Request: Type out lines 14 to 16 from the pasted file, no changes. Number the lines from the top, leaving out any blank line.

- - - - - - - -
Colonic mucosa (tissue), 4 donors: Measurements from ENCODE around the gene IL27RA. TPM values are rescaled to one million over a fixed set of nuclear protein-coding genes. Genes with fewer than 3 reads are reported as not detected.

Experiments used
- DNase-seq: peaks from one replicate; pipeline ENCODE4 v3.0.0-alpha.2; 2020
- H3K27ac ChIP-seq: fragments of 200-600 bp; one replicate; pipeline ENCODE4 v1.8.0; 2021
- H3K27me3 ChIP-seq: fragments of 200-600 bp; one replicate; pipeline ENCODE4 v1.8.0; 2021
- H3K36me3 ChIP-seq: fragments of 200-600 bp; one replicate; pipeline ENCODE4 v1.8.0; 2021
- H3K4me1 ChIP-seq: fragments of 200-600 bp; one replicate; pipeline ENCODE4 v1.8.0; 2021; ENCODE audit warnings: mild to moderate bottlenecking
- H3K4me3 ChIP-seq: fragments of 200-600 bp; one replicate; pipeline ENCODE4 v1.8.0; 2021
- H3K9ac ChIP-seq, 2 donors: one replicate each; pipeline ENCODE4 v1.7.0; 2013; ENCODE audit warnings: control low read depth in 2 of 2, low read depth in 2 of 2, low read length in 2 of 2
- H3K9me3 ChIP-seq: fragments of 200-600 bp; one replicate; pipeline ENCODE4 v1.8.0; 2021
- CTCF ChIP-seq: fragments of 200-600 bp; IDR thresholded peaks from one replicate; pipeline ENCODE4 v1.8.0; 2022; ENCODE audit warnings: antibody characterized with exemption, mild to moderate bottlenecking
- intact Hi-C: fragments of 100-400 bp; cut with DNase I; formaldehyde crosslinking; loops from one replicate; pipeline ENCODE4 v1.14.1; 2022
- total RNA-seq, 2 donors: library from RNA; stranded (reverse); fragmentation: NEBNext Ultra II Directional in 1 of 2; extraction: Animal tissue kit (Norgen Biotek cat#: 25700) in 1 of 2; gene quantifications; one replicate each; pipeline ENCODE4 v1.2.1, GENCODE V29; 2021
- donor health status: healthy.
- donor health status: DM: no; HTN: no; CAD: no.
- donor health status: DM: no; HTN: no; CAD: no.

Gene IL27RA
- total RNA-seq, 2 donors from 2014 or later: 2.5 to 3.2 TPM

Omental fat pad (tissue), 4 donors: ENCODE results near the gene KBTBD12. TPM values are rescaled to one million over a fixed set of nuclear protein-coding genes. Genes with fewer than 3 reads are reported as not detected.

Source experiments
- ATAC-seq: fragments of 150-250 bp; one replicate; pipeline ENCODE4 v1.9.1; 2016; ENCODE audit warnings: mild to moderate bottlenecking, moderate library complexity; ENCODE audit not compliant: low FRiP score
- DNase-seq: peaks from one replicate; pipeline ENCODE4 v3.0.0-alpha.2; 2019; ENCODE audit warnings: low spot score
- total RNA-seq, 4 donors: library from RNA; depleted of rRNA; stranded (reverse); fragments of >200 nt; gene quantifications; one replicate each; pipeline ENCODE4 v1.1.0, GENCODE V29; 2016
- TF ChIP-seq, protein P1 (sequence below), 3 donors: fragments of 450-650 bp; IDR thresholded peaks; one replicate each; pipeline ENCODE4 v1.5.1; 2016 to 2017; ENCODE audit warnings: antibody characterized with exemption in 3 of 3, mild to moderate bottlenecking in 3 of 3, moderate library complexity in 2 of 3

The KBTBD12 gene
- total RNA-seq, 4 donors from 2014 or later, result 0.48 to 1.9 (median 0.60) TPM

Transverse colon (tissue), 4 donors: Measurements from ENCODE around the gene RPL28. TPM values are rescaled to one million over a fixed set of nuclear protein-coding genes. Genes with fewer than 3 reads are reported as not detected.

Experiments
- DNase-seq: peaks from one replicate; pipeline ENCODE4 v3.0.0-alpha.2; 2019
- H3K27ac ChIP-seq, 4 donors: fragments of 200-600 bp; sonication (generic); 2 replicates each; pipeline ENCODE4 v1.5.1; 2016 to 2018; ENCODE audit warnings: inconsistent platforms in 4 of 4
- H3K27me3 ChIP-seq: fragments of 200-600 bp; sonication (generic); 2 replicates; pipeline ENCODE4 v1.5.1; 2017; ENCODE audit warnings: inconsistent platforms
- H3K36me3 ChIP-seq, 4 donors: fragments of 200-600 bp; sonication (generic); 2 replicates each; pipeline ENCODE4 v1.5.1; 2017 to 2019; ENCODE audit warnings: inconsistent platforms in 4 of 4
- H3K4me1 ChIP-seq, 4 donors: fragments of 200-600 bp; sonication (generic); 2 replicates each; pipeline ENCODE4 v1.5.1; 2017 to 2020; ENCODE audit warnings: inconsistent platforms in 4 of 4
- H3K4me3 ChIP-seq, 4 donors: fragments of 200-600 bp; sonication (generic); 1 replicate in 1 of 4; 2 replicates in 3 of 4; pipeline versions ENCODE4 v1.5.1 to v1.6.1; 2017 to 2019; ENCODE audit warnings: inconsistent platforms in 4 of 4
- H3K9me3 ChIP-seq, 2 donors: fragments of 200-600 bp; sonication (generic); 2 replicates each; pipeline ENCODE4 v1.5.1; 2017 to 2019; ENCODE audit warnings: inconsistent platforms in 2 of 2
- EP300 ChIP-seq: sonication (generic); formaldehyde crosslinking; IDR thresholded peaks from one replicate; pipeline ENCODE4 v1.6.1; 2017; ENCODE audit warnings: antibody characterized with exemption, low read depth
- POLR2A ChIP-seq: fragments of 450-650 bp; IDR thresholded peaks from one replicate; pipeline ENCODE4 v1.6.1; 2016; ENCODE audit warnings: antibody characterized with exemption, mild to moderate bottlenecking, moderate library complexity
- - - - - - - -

- donor health status: healthy.
- donor health status: DM: no; HTN: no; CAD: no.
- donor health status: DM: no; HTN: no; CAD: no.